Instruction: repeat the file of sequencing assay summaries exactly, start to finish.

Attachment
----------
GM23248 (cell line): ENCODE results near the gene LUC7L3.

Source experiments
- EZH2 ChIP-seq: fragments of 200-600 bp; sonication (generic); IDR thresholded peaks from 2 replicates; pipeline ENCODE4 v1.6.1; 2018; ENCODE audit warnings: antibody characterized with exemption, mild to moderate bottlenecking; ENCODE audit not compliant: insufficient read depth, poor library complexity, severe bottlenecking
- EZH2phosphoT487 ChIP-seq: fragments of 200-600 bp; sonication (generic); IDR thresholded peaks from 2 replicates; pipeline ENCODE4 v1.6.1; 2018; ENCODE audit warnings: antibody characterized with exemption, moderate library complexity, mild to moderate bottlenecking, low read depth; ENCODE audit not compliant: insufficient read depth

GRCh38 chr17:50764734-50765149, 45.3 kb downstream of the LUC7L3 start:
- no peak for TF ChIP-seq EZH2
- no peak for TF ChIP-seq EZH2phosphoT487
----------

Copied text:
GM23248 (cell line): ENCODE results near the gene LUC7L3.

Source experiments
- EZH2 ChIP-seq: fragments of 200-600 bp; sonication (generic); IDR thresholded peaks from 2 replicates; pipeline ENCODE4 v1.6.1; 2018; ENCODE audit warnings: antibody characterized with exemption, mild to moderate bottlenecking; ENCODE audit not compliant: insufficient read depth, poor library complexity, severe bottlenecking
- EZH2phosphoT487 ChIP-seq: fragments of 200-600 bp; sonication (generic); IDR thresholded peaks from 2 replicates; pipeline ENCODE4 v1.6.1; 2018; ENCODE audit warnings: antibody characterized with exemption, moderate library complexity, mild to moderate bottlenecking, low read depth; ENCODE audit not compliant: insufficient read depth

GRCh38 chr17:50764734-50765149, 45.3 kb downstream of the LUC7L3 start:
- no peak for TF ChIP-seq EZH2
- no peak for TF ChIP-seq EZH2phosphoT487